Researchers from a trio of U.S. universities have developed a technique to produce butadiene — a molecule traditionally sourced from oil or natural gas that underpins synthetic rubber and plastics — from renewable sources.

Green Rubber.

Rubber is going green.
Image credits Hans Braxmeier.

Butadiene is the prime building block used for a whole bunch of materials we use today. It can be strewn together/polymerized to create styrene-butadiene rubber, the stuff quality tires are made of (apart, of course, from those made from eggshells and tomatoes). As nitrile butadiene rubber, it’s used to make hoses, seals, and the ubiquitous medical rubber glove. Butadiene is also the main component in acrylonitrile-butadiene-styrene, a rigid plastic that can be molded into hardy shapes — your computer or console case is likely made from this substance.

But getting your hands on butadiene does pose one economic and ecological problem — you need to refine natural hydrocarbons such as oil and gas to produce it. So understandably, there has been a push develop renewable (and if at all possible, cheaper) methods of obtaining this monomer. One new paper describes exactly one such method: the team — from the University of Delaware, the University of Minnesota and the University of Massachusetts — has invented a process to make butadiene from renewable sugars found in trees, grasses, and corn.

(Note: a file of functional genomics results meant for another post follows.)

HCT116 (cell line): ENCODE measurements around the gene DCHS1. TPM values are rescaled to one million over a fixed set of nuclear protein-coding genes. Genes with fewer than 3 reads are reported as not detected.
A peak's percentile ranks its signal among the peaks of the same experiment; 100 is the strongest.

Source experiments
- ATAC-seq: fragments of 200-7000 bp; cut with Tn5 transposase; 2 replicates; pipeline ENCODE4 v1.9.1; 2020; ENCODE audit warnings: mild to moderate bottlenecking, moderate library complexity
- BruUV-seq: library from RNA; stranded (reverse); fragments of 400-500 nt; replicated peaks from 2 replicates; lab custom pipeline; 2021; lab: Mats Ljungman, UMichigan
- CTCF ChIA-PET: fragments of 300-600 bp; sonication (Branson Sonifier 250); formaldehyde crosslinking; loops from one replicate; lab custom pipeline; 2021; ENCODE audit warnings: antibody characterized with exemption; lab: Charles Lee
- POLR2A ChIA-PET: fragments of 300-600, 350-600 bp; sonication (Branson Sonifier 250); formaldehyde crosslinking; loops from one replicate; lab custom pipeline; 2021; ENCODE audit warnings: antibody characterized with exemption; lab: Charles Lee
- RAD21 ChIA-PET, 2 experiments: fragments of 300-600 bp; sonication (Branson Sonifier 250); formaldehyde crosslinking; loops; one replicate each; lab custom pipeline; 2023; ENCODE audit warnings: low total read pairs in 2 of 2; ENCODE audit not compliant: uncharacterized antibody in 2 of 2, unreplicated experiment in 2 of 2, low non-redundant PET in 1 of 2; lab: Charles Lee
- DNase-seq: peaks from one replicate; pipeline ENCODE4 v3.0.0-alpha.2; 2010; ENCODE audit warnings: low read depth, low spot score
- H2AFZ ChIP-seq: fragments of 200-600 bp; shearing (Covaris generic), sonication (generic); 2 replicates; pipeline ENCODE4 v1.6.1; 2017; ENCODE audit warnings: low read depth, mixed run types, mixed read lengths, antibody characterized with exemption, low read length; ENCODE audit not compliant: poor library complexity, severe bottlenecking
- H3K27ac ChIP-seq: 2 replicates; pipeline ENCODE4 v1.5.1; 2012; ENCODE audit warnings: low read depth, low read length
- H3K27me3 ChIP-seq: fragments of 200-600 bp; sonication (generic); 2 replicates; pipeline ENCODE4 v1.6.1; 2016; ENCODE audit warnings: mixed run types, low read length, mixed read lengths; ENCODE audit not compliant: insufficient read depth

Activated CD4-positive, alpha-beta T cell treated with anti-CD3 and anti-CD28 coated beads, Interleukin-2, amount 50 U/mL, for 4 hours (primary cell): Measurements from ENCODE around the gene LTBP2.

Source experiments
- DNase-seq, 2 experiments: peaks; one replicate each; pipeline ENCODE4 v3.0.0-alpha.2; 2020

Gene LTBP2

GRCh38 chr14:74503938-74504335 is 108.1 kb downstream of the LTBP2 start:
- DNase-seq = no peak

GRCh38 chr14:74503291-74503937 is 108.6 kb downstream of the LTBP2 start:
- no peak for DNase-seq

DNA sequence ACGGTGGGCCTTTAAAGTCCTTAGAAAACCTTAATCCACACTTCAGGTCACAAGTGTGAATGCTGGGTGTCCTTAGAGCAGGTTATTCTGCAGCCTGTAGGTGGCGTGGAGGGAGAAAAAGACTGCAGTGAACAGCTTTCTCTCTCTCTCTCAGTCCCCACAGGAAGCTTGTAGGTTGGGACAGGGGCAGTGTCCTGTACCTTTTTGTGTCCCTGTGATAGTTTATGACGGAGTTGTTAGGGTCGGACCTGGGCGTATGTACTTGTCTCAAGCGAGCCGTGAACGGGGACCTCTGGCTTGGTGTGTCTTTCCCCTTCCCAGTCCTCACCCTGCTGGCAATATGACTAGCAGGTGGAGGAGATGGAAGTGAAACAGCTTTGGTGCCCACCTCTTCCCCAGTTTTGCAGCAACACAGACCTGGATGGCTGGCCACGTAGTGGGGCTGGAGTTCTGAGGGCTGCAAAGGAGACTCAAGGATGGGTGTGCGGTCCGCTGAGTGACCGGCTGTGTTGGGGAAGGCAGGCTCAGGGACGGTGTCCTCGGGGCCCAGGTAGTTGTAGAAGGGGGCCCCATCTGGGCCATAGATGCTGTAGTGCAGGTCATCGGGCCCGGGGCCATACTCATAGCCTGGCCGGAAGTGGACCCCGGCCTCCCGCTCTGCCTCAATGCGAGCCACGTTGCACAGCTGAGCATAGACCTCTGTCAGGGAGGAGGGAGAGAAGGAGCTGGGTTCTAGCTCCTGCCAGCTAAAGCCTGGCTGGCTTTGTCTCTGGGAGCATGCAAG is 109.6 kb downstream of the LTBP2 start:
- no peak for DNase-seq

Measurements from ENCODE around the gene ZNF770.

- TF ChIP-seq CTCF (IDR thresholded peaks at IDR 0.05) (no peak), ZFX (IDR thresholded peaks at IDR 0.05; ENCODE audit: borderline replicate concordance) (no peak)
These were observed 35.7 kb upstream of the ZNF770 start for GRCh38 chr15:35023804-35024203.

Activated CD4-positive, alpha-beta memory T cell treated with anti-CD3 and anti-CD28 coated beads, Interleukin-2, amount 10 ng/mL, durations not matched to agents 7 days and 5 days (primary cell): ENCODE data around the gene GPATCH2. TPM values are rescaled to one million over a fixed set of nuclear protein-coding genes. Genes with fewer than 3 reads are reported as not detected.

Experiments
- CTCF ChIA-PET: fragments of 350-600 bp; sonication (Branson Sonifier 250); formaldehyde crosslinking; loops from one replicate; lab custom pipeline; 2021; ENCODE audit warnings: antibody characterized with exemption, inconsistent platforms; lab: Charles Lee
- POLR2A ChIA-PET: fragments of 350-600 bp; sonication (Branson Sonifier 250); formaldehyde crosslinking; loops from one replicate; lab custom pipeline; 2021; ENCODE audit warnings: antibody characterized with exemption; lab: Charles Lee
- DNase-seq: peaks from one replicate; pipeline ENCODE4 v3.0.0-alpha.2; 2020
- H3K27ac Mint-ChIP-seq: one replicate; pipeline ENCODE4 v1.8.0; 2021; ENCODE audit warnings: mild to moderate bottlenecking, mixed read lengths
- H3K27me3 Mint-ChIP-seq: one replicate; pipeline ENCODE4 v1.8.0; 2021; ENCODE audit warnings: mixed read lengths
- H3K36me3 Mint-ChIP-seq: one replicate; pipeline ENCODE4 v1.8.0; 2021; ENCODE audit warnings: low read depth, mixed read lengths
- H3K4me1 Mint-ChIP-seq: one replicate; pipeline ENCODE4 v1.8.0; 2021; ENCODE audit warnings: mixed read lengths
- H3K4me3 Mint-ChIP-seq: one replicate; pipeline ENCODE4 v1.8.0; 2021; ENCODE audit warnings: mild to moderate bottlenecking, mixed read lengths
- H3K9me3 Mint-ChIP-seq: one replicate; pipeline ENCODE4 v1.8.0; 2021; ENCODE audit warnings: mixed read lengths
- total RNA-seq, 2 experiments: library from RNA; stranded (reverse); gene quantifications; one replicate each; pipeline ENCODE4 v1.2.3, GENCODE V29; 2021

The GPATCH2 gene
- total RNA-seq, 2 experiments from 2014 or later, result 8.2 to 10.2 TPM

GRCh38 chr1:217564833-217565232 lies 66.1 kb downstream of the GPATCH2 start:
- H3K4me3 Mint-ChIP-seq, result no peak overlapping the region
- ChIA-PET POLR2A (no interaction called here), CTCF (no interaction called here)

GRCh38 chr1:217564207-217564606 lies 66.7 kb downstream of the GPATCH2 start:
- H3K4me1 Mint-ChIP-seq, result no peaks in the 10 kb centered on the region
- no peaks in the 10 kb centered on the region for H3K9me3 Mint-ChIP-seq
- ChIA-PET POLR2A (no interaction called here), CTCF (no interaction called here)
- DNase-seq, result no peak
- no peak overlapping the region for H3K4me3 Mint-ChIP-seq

“Our team’s success came from our philosophy that connects research in novel catalytic materials with a new approach to the chemistry,” says University of Delaware-based Catalysis Center for Energy Innovation Director Dionisios Vlachos, the Allan and Myra Ferguson Professor of Chemical and Biomolecular Engineering at UD and a co-author of the study. “This is a great example where the research team was greater than the sum of its parts.”

“Our team combined a catalyst we recently discovered with new and exciting chemistry to find the first high-yield, low-cost method of manufacturing butadiene,” he adds. “This research could transform the multi-billion-dollar plastics and rubber industries.”

The three-step process begins with biomass-derived sugars. Using technology developed at the CCEI, the team can convert this sugars into a ring-like compound named farfural. This substance is then further processed into another ring compound called tetrahydrofuran (THF). The innovative third step uses phosphorus all-silica zeolite, a catalyst also developed at the CCEI, to break the THF rings into butadiene with more than 95 percent efficiency — considered a high-yield process in chemical manufacturing.

The reaction’s “before and after.”
Image credits P. J. Dauenhauer et al., (2017), ACS.

The authors coined this novel, selective reaction “dehydra-decyclization” to show its capability for simultaneously removing water and cracking THF at once.

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The paper “Biomass-Derived Butadiene by Dehydra-Decyclization of Tetrahydrofuran” has been published in the journal ACS Sustainable Chemistry & Engineering.

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